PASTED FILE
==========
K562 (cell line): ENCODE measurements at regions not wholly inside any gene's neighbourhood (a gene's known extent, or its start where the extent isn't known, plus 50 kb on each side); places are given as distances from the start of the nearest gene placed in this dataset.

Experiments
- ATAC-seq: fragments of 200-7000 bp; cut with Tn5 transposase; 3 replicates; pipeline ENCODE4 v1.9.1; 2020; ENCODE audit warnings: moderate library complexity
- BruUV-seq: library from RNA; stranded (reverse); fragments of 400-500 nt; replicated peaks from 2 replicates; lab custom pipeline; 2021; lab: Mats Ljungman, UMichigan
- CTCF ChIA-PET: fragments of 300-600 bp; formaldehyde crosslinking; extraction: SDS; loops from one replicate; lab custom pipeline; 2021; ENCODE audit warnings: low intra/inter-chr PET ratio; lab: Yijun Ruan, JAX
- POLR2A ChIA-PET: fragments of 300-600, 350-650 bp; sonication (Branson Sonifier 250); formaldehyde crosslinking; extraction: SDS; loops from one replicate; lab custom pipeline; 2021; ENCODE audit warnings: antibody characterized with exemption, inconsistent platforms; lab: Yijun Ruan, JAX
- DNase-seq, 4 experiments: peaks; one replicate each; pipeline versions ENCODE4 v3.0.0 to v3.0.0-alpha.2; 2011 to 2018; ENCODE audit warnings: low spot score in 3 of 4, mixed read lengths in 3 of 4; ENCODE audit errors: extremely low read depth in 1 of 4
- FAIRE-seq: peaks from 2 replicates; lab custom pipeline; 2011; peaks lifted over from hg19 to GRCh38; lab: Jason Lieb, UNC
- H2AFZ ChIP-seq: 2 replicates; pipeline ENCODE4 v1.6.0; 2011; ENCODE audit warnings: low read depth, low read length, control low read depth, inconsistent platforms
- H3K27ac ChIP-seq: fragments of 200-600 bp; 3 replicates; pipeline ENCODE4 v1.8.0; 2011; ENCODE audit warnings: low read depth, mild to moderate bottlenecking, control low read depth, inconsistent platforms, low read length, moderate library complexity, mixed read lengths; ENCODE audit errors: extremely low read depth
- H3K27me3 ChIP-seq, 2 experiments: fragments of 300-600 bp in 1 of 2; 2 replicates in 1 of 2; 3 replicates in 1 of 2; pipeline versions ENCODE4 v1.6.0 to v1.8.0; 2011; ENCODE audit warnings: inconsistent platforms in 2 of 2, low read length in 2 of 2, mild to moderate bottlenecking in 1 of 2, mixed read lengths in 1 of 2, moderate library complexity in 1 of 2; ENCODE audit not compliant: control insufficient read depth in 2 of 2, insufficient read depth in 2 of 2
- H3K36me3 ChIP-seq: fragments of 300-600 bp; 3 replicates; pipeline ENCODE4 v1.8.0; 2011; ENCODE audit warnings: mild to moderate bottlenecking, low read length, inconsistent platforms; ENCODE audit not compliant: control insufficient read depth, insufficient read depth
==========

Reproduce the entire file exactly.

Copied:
K562 (cell line): ENCODE measurements at regions not wholly inside any gene's neighbourhood (a gene's known extent, or its start where the extent isn't known, plus 50 kb on each side); places are given as distances from the start of the nearest gene placed in this dataset.

Experiments
- ATAC-seq: fragments of 200-7000 bp; cut with Tn5 transposase; 3 replicates; pipeline ENCODE4 v1.9.1; 2020; ENCODE audit warnings: moderate library complexity
- BruUV-seq: library from RNA; stranded (reverse); fragments of 400-500 nt; replicated peaks from 2 replicates; lab custom pipeline; 2021; lab: Mats Ljungman, UMichigan
- CTCF ChIA-PET: fragments of 300-600 bp; formaldehyde crosslinking; extraction: SDS; loops from one replicate; lab custom pipeline; 2021; ENCODE audit warnings: low intra/inter-chr PET ratio; lab: Yijun Ruan, JAX
- POLR2A ChIA-PET: fragments of 300-600, 350-650 bp; sonication (Branson Sonifier 250); formaldehyde crosslinking; extraction: SDS; loops from one replicate; lab custom pipeline; 2021; ENCODE audit warnings: antibody characterized with exemption, inconsistent platforms; lab: Yijun Ruan, JAX
- DNase-seq, 4 experiments: peaks; one replicate each; pipeline versions ENCODE4 v3.0.0 to v3.0.0-alpha.2; 2011 to 2018; ENCODE audit warnings: low spot score in 3 of 4, mixed read lengths in 3 of 4; ENCODE audit errors: extremely low read depth in 1 of 4
- FAIRE-seq: peaks from 2 replicates; lab custom pipeline; 2011; peaks lifted over from hg19 to GRCh38; lab: Jason Lieb, UNC
- H2AFZ ChIP-seq: 2 replicates; pipeline ENCODE4 v1.6.0; 2011; ENCODE audit warnings: low read depth, low read length, control low read depth, inconsistent platforms
- H3K27ac ChIP-seq: fragments of 200-600 bp; 3 replicates; pipeline ENCODE4 v1.8.0; 2011; ENCODE audit warnings: low read depth, mild to moderate bottlenecking, control low read depth, inconsistent platforms, low read length, moderate library complexity, mixed read lengths; ENCODE audit errors: extremely low read depth
- H3K27me3 ChIP-seq, 2 experiments: fragments of 300-600 bp in 1 of 2; 2 replicates in 1 of 2; 3 replicates in 1 of 2; pipeline versions ENCODE4 v1.6.0 to v1.8.0; 2011; ENCODE audit warnings: inconsistent platforms in 2 of 2, low read length in 2 of 2, mild to moderate bottlenecking in 1 of 2, mixed read lengths in 1 of 2, moderate library complexity in 1 of 2; ENCODE audit not compliant: control insufficient read depth in 2 of 2, insufficient read depth in 2 of 2
- H3K36me3 ChIP-seq: fragments of 300-600 bp; 3 replicates; pipeline ENCODE4 v1.8.0; 2011; ENCODE audit warnings: mild to moderate bottlenecking, low read length, inconsistent platforms; ENCODE audit not compliant: control insufficient read depth, insufficient read depth